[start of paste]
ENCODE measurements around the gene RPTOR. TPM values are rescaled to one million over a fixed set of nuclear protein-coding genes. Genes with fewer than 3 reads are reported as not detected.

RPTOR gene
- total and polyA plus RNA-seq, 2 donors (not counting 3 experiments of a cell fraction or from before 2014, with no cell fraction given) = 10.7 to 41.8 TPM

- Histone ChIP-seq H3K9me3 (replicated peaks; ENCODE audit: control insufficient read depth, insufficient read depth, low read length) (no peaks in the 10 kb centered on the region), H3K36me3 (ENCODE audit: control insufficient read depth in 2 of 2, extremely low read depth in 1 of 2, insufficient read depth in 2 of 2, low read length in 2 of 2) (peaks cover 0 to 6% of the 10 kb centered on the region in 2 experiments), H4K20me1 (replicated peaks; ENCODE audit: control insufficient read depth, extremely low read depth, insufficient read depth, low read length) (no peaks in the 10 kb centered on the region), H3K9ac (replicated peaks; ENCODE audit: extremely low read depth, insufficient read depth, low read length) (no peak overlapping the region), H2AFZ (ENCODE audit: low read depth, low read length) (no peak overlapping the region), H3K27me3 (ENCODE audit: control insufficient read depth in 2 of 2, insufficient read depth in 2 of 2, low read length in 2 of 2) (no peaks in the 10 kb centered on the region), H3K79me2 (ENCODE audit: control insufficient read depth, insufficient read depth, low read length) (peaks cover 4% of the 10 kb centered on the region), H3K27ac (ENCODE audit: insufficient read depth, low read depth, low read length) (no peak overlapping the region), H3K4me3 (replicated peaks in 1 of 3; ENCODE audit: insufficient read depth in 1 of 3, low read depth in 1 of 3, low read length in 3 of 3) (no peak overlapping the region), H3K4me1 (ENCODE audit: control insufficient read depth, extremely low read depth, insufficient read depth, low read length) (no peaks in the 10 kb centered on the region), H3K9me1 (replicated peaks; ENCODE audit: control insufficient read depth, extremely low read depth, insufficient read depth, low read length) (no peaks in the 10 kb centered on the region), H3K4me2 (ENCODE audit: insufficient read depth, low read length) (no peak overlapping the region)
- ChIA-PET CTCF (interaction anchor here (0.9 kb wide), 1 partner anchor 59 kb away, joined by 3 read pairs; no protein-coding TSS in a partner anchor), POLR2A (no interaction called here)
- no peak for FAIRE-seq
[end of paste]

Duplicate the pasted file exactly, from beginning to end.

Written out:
ENCODE measurements around the gene RPTOR. TPM values are rescaled to one million over a fixed set of nuclear protein-coding genes. Genes with fewer than 3 reads are reported as not detected.

RPTOR gene
- total and polyA plus RNA-seq, 2 donors (not counting 3 experiments of a cell fraction or from before 2014, with no cell fraction given) = 10.7 to 41.8 TPM

- Histone ChIP-seq H3K9me3 (replicated peaks; ENCODE audit: control insufficient read depth, insufficient read depth, low read length) (no peaks in the 10 kb centered on the region), H3K36me3 (ENCODE audit: control insufficient read depth in 2 of 2, extremely low read depth in 1 of 2, insufficient read depth in 2 of 2, low read length in 2 of 2) (peaks cover 0 to 6% of the 10 kb centered on the region in 2 experiments), H4K20me1 (replicated peaks; ENCODE audit: control insufficient read depth, extremely low read depth, insufficient read depth, low read length) (no peaks in the 10 kb centered on the region), H3K9ac (replicated peaks; ENCODE audit: extremely low read depth, insufficient read depth, low read length) (no peak overlapping the region), H2AFZ (ENCODE audit: low read depth, low read length) (no peak overlapping the region), H3K27me3 (ENCODE audit: control insufficient read depth in 2 of 2, insufficient read depth in 2 of 2, low read length in 2 of 2) (no peaks in the 10 kb centered on the region), H3K79me2 (ENCODE audit: control insufficient read depth, insufficient read depth, low read length) (peaks cover 4% of the 10 kb centered on the region), H3K27ac (ENCODE audit: insufficient read depth, low read depth, low read length) (no peak overlapping the region), H3K4me3 (replicated peaks in 1 of 3; ENCODE audit: insufficient read depth in 1 of 3, low read depth in 1 of 3, low read length in 3 of 3) (no peak overlapping the region), H3K4me1 (ENCODE audit: control insufficient read depth, extremely low read depth, insufficient read depth, low read length) (no peaks in the 10 kb centered on the region), H3K9me1 (replicated peaks; ENCODE audit: control insufficient read depth, extremely low read depth, insufficient read depth, low read length) (no peaks in the 10 kb centered on the region), H3K4me2 (ENCODE audit: insufficient read depth, low read length) (no peak overlapping the region)
- ChIA-PET CTCF (interaction anchor here (0.9 kb wide), 1 partner anchor 59 kb away, joined by 3 read pairs; no protein-coding TSS in a partner anchor), POLR2A (no interaction called here)
- no peak for FAIRE-seq